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Returning Internal Table as Returning Parameter of Method (by Value).

Former Member

When you return an internal table as the returning parameter of a method, it is passed by value. I understand the concept of passing by value vs. passing by reference, but exactly what this means in this case is ambiguous.

1) It could mean that the entire table, including data, is copied from the local table in the method into the parameter provided by the calling code.

2) Alternatively, it could mean that only the pointer to the table is passed by value and the data is not literally copied from one place in memory to another. This would <b>not</b> be the same as passing by reference. For instance, I believe this is how object references are passed by value.

I want to know how it works, so that I know if there is an efficiency problem with returning a huge table. The returning parameter is wonderful for getter methods, and I prefer to use it over exporting parameters, but I have some concern about passing tables as returning parameters since I don't know how this works.

Can anyone either explain this, or at least make it clear to me whether or not there is an efficiency issue?

Thanks, in advance,



Former Member
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No, I'm afraid that is not helpful. It does not address the specifics of how passing by value deals with tables. Also, it is not necessarily clear that functions would work exactly that same as methods in this respect, since this is such a specific detail.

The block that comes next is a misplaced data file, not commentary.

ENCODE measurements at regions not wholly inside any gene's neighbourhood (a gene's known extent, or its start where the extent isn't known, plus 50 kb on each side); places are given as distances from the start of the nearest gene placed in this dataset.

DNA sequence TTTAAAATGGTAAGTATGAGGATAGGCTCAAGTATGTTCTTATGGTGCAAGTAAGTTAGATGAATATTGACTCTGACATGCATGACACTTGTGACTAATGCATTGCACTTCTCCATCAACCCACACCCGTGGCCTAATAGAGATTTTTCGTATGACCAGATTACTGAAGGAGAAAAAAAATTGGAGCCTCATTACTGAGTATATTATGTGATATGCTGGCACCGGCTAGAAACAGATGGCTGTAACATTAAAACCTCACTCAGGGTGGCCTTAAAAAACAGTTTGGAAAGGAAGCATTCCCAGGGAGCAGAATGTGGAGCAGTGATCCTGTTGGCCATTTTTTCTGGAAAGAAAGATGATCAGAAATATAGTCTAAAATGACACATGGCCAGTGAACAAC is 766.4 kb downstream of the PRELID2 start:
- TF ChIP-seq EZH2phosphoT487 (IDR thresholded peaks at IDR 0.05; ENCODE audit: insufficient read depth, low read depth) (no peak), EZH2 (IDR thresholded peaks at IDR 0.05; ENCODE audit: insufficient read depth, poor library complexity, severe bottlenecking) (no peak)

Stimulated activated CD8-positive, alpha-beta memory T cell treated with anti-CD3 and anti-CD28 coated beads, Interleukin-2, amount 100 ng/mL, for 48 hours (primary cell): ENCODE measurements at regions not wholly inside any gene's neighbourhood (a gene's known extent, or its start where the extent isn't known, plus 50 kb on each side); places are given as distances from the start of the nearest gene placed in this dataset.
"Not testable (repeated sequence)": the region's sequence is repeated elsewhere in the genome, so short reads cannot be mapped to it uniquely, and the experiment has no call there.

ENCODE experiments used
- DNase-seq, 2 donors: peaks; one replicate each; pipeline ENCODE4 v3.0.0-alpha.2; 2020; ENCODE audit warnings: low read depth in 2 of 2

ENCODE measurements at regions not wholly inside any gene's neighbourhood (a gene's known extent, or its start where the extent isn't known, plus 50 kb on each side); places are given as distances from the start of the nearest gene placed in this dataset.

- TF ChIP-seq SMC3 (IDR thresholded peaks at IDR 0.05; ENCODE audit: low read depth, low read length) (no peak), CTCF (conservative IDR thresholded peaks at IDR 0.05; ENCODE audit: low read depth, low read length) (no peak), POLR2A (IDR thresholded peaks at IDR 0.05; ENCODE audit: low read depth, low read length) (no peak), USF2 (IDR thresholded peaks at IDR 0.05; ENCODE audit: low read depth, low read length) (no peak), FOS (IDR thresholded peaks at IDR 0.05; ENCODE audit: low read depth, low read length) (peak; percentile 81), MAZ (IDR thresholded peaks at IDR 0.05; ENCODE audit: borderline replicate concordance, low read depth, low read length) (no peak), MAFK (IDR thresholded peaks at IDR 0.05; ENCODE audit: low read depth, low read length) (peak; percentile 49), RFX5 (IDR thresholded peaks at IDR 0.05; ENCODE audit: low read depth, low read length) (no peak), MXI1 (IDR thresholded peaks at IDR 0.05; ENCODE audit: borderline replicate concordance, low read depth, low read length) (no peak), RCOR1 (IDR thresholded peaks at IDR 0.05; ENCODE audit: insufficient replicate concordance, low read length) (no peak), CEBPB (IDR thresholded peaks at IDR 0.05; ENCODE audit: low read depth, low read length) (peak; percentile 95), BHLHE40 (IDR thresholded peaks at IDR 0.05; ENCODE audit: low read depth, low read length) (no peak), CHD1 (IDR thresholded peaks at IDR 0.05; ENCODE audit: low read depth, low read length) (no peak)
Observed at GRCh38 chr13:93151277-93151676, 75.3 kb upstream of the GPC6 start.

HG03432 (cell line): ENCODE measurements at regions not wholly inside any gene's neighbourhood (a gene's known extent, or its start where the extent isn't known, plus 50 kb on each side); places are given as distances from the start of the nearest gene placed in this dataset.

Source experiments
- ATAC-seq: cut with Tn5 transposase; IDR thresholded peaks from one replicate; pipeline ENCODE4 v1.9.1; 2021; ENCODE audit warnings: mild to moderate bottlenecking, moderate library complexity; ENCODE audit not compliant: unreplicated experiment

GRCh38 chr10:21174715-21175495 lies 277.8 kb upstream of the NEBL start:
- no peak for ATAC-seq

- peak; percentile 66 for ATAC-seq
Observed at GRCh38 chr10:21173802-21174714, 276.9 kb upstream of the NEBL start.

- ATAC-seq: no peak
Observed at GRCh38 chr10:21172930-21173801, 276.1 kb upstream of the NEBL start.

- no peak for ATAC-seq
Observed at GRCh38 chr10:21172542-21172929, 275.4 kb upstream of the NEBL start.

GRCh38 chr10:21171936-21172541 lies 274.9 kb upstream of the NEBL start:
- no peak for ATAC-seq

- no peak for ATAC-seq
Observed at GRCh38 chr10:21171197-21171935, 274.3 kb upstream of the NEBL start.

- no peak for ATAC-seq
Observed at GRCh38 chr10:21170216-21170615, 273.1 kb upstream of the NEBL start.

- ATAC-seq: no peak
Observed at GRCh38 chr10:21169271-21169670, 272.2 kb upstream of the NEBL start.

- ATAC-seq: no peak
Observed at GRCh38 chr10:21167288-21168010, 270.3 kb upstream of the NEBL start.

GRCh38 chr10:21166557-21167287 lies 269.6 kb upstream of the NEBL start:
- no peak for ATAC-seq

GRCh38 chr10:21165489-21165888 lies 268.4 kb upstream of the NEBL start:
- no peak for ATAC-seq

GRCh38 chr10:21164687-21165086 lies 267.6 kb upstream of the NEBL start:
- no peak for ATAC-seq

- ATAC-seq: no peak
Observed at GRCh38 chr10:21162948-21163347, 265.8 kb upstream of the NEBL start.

Thanks though,


Former Member
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Returing value provides a value. Program needs to capture a returning value. This returning value is of certain data type. Thus data object of type of returning value should be used to capture the value. Hence, reference value is not allowed for returning parameter. The type of the returning parameter is already known.

Consider the case of Importing, changing and tables parameters. These parameters can be passed by reference or by value.

A method can access the data by refernece. In this case data objects need not be defined locally in the mehtod. Method will take the reference of the data object specified and reads the value. Thus, extra memory will not be allocated for data objects in the method. This increases the performance.



Former Member

Thanks to those who tried to help me with this question, but I finally had to just figure it out on my own. I just realized today that there is a way to find the answer using the debugger's <i>Go To->Status Display->Memory Use</i> option. This shows how variables are stored in memory.

The answer:

First of all, if you set one internal table equal to another like:

  i_tab1 = i_tab2.

or like:

  i_tab1[] = i_tab2[].

both will simply set <i>i_tab1</i> to point to the same memory that <i>i_tab2</i> is using. It does <b>not</b> make a copy. Now, if you attempt to change <i>i_tab1</i>, with an <i>append</i> statement for instance, a copy of <i>i_tab2</i>'s memory is made <b>then</b>! The requested change to <i>i_tab1</i> is then applied to the copied data. <b>AHA!!!</b> This means that even if you think you are copying a table, you are not really doing it until it becomes necessary due to a divergence in values.

I specifically tested a returning parameter to see how memory is handled, and it is basically just like an '<i>=</i>' statment. No copy of the data is performed at first. The memory that is allocated for the local variable in the method is simply pointed to by the variable used in the calling code to recieve that value.